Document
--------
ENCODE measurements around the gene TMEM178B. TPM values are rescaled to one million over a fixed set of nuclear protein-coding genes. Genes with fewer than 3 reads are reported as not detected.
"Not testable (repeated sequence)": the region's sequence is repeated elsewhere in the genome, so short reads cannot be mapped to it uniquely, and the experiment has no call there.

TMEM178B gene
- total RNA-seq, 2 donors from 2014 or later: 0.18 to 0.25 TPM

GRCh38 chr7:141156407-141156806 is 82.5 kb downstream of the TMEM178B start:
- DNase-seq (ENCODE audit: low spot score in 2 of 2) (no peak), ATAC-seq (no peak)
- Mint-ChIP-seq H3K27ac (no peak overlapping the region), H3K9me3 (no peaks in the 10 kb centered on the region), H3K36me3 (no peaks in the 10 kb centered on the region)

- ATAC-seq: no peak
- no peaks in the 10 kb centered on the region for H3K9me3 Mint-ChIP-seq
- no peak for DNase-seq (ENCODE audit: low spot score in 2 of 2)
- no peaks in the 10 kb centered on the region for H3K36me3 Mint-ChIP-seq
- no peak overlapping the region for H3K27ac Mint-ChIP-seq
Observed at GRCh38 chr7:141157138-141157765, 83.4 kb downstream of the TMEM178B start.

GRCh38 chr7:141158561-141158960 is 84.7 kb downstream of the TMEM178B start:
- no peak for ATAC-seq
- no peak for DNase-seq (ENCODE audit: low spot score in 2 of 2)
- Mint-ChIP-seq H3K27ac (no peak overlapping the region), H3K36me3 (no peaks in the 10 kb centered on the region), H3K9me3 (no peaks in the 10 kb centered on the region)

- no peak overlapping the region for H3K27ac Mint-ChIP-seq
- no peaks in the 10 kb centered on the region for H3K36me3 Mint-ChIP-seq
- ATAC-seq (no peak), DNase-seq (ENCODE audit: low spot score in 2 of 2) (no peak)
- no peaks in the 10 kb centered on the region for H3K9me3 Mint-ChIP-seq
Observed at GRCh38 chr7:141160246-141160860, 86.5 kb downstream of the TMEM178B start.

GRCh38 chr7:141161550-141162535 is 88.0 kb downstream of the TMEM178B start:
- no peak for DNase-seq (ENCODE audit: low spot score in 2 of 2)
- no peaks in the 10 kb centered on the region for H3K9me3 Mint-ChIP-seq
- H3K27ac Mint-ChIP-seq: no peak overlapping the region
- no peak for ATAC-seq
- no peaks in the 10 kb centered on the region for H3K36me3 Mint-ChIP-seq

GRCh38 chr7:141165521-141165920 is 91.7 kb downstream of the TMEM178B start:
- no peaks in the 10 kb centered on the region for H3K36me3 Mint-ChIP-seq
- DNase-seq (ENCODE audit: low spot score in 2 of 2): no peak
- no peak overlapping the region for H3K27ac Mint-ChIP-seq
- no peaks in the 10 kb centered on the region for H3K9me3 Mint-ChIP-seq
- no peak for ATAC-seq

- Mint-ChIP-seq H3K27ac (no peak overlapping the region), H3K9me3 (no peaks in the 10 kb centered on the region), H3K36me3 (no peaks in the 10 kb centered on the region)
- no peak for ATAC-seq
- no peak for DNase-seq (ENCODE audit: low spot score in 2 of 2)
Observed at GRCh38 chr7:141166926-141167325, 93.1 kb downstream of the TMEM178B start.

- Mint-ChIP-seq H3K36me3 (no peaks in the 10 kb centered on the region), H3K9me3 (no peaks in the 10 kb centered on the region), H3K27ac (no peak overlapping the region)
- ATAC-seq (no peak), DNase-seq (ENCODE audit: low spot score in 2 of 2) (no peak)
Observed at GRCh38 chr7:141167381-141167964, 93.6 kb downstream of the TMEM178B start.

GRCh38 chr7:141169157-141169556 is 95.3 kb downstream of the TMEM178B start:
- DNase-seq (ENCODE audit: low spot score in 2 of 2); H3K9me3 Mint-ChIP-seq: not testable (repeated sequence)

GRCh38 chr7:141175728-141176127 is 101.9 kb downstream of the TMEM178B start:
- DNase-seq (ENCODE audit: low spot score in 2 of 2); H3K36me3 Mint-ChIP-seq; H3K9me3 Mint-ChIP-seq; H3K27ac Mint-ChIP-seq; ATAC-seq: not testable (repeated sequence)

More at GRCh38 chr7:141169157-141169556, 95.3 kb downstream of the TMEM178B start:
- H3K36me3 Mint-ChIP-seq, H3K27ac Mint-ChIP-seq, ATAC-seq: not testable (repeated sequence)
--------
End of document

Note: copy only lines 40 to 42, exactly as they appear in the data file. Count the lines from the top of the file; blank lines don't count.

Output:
- ATAC-seq (no peak), DNase-seq (ENCODE audit: low spot score in 2 of 2) (no peak)
Observed at GRCh38 chr7:141167381-141167964, 93.6 kb downstream of the TMEM178B start.

GRCh38 chr7:141169157-141169556 is 95.3 kb downstream of the TMEM178B start: